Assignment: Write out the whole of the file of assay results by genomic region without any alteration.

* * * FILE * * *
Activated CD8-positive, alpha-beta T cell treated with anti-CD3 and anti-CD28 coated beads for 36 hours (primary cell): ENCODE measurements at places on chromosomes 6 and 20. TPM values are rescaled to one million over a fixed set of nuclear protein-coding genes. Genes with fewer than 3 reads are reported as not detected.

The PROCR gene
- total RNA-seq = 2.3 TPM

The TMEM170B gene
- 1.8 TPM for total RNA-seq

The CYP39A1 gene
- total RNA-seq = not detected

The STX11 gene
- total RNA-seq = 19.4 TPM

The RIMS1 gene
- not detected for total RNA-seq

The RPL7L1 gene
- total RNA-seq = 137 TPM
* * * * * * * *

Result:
Activated CD8-positive, alpha-beta T cell treated with anti-CD3 and anti-CD28 coated beads for 36 hours (primary cell): ENCODE measurements at places on chromosomes 6 and 20. TPM values are rescaled to one million over a fixed set of nuclear protein-coding genes. Genes with fewer than 3 reads are reported as not detected.

The PROCR gene
- total RNA-seq = 2.3 TPM

The TMEM170B gene
- 1.8 TPM for total RNA-seq

The CYP39A1 gene
- total RNA-seq = not detected

The STX11 gene
- total RNA-seq = 19.4 TPM

The RIMS1 gene
- not detected for total RNA-seq

The RPL7L1 gene
- total RNA-seq = 137 TPM